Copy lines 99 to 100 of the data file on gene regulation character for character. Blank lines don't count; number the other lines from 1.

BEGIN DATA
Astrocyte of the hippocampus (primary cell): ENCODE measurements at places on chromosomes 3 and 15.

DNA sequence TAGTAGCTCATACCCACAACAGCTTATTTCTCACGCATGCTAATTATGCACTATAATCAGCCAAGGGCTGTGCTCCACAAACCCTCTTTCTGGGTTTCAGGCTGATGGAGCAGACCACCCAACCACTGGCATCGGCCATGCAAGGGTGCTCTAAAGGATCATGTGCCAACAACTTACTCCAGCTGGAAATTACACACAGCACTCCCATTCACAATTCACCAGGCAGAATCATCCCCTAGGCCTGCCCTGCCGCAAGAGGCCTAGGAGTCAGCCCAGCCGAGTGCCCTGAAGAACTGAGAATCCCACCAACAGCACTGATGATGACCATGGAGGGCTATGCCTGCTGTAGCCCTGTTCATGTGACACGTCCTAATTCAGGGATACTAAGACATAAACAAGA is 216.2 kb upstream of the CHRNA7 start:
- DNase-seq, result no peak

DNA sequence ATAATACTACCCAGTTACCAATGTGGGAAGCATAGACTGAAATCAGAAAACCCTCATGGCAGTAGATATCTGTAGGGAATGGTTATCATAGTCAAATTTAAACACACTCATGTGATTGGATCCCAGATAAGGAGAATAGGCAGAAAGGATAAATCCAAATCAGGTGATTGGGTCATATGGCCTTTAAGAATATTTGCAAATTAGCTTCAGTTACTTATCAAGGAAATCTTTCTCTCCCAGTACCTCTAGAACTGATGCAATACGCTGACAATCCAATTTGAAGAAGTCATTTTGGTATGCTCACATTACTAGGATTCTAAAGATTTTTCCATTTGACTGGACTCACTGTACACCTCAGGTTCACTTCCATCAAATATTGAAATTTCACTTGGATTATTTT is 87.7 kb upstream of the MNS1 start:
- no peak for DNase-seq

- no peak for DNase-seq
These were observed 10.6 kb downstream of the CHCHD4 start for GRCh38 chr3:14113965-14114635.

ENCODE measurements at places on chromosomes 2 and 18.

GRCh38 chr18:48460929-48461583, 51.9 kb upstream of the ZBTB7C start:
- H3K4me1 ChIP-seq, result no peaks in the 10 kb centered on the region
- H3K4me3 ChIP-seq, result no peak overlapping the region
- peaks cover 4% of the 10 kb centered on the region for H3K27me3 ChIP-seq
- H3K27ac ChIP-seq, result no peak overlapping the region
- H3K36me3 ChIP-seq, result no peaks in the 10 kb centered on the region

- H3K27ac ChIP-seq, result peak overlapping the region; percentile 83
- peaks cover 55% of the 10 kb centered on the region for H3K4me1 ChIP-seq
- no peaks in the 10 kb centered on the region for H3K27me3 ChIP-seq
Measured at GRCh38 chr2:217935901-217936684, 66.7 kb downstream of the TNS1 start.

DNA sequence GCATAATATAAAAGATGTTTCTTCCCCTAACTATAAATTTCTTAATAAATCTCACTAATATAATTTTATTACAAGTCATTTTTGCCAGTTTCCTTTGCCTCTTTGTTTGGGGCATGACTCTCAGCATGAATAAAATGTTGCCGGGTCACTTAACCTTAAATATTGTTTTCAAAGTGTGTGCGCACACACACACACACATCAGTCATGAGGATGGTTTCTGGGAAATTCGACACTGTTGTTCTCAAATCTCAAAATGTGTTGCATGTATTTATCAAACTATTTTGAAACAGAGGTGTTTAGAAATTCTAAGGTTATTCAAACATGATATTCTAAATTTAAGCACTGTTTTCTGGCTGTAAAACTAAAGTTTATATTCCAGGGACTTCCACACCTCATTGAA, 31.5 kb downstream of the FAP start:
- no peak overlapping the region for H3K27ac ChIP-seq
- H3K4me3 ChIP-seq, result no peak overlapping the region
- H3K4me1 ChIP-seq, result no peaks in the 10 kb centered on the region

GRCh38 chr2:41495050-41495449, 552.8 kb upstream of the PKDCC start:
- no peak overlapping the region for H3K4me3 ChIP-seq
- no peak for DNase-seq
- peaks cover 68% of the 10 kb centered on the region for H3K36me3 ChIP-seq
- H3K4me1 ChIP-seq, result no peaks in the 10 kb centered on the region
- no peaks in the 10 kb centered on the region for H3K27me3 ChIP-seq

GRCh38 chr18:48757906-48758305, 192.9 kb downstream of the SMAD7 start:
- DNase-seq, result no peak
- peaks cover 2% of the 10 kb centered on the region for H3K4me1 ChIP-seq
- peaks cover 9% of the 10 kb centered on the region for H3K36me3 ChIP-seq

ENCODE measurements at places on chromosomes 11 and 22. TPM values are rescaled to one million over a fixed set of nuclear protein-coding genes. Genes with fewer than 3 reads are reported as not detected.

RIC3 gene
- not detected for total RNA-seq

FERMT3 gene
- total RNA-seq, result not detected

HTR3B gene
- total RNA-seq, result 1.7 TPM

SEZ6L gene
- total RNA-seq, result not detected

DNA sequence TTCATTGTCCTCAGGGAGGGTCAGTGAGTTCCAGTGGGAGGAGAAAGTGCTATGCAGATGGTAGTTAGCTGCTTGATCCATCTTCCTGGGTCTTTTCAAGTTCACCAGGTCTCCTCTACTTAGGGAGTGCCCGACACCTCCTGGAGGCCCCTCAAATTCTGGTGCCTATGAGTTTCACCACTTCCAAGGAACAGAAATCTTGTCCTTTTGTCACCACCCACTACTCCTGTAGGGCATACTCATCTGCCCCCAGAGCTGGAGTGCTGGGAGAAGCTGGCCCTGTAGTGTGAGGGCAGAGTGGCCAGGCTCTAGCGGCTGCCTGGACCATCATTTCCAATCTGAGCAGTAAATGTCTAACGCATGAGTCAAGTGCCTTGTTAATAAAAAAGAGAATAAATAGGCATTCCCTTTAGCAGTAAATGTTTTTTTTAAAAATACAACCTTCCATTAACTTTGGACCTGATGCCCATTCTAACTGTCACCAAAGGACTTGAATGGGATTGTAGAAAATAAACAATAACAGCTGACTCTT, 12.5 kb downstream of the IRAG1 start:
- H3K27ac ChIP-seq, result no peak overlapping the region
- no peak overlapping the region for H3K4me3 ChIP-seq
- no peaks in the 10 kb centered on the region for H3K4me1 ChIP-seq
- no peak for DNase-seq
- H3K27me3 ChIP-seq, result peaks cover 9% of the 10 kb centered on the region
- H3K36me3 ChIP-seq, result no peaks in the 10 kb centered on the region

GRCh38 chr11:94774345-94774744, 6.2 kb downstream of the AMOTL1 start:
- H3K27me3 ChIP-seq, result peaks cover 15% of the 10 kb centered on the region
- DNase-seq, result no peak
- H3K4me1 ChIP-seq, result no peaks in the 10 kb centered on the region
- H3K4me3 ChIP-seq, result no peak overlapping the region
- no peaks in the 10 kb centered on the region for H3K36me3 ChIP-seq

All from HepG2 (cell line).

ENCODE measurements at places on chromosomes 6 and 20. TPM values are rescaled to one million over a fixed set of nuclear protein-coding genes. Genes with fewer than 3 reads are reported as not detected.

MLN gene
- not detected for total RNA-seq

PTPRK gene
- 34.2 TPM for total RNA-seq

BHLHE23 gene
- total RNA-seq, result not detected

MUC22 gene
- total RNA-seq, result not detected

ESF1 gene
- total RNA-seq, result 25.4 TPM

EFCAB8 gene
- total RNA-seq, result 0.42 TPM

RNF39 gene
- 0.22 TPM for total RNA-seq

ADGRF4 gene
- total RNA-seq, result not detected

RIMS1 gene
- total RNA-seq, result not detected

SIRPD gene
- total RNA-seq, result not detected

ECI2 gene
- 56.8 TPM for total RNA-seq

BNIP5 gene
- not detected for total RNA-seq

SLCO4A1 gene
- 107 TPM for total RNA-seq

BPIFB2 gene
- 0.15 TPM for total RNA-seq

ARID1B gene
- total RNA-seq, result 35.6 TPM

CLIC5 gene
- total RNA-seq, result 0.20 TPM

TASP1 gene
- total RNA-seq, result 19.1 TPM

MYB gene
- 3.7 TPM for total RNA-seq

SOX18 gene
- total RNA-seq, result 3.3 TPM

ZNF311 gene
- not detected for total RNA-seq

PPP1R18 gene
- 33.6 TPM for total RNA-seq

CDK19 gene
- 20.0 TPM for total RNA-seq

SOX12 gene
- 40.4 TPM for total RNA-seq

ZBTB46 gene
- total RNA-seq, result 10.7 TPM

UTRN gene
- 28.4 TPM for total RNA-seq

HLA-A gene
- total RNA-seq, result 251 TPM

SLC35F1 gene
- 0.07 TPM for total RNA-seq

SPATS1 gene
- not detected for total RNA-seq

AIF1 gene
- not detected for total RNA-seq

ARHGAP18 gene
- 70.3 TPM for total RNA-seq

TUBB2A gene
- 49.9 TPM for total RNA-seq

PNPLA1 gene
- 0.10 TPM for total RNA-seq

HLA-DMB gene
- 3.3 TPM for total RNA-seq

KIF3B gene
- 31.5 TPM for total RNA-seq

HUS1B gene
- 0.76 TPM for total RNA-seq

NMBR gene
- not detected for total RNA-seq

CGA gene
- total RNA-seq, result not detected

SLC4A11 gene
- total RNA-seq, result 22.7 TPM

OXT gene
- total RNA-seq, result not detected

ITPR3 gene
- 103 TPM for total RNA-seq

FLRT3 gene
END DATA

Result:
CDK19 gene
- 20.0 TPM for total RNA-seq